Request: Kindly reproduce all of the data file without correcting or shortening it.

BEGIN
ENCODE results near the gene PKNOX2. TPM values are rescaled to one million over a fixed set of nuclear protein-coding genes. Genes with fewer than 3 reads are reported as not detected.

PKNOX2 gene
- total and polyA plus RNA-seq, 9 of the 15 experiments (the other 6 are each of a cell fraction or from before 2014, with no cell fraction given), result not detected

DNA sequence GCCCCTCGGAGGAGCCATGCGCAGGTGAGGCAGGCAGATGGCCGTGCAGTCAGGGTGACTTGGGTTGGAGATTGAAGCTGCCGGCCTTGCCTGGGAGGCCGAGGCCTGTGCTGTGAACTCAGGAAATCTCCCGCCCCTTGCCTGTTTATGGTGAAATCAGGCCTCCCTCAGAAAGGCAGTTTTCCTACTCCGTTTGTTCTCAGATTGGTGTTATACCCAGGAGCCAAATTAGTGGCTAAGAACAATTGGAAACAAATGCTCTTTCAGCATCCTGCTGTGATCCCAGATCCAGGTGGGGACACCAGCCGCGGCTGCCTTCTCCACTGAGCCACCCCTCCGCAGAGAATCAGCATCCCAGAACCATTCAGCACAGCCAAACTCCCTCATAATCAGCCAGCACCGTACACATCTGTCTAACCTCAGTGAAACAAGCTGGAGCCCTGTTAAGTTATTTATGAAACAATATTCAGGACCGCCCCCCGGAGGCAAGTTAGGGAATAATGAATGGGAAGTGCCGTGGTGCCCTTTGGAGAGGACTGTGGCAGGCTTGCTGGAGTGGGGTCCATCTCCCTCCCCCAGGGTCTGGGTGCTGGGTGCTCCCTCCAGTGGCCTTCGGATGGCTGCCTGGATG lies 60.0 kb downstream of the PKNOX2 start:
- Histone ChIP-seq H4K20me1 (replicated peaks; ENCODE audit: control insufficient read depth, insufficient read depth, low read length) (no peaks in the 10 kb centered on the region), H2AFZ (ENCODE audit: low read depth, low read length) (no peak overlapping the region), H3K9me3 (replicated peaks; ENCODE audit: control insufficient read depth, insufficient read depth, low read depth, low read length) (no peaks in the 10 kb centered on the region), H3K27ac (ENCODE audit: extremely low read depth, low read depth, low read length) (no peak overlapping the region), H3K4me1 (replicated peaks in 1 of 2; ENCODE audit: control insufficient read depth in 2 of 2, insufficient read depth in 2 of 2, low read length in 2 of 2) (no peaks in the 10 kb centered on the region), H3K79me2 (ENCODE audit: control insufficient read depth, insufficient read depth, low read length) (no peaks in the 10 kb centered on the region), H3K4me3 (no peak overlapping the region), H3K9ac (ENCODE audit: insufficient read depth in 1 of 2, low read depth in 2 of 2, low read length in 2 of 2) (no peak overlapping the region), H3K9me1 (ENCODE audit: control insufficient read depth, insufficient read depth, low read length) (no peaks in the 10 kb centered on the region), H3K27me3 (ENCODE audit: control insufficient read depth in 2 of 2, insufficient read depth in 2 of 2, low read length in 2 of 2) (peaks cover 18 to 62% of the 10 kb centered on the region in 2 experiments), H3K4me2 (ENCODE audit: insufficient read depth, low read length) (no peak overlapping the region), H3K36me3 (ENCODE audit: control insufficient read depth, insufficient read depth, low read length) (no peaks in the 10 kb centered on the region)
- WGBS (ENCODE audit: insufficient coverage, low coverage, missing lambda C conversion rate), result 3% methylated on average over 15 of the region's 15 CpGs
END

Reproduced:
ENCODE results near the gene PKNOX2. TPM values are rescaled to one million over a fixed set of nuclear protein-coding genes. Genes with fewer than 3 reads are reported as not detected.

PKNOX2 gene
- total and polyA plus RNA-seq, 9 of the 15 experiments (the other 6 are each of a cell fraction or from before 2014, with no cell fraction given), result not detected

DNA sequence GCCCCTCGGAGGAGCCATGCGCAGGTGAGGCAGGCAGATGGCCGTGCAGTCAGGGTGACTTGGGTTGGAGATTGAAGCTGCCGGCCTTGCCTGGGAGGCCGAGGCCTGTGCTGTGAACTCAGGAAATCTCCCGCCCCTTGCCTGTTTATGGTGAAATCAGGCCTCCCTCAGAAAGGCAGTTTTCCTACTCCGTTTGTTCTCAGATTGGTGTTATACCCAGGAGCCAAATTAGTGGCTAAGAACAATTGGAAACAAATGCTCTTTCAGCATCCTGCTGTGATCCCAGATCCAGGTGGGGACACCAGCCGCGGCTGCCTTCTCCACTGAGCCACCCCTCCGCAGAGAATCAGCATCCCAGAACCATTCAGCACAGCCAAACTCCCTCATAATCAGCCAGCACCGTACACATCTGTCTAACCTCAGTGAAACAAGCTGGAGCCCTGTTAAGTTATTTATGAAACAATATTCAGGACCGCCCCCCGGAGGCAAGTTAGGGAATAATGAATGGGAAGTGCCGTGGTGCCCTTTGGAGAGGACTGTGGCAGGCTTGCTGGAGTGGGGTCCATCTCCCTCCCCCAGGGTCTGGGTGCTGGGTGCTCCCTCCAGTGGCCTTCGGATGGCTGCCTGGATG lies 60.0 kb downstream of the PKNOX2 start:
- Histone ChIP-seq H4K20me1 (replicated peaks; ENCODE audit: control insufficient read depth, insufficient read depth, low read length) (no peaks in the 10 kb centered on the region), H2AFZ (ENCODE audit: low read depth, low read length) (no peak overlapping the region), H3K9me3 (replicated peaks; ENCODE audit: control insufficient read depth, insufficient read depth, low read depth, low read length) (no peaks in the 10 kb centered on the region), H3K27ac (ENCODE audit: extremely low read depth, low read depth, low read length) (no peak overlapping the region), H3K4me1 (replicated peaks in 1 of 2; ENCODE audit: control insufficient read depth in 2 of 2, insufficient read depth in 2 of 2, low read length in 2 of 2) (no peaks in the 10 kb centered on the region), H3K79me2 (ENCODE audit: control insufficient read depth, insufficient read depth, low read length) (no peaks in the 10 kb centered on the region), H3K4me3 (no peak overlapping the region), H3K9ac (ENCODE audit: insufficient read depth in 1 of 2, low read depth in 2 of 2, low read length in 2 of 2) (no peak overlapping the region), H3K9me1 (ENCODE audit: control insufficient read depth, insufficient read depth, low read length) (no peaks in the 10 kb centered on the region), H3K27me3 (ENCODE audit: control insufficient read depth in 2 of 2, insufficient read depth in 2 of 2, low read length in 2 of 2) (peaks cover 18 to 62% of the 10 kb centered on the region in 2 experiments), H3K4me2 (ENCODE audit: insufficient read depth, low read length) (no peak overlapping the region), H3K36me3 (ENCODE audit: control insufficient read depth, insufficient read depth, low read length) (no peaks in the 10 kb centered on the region)
- WGBS (ENCODE audit: insufficient coverage, low coverage, missing lambda C conversion rate), result 3% methylated on average over 15 of the region's 15 CpGs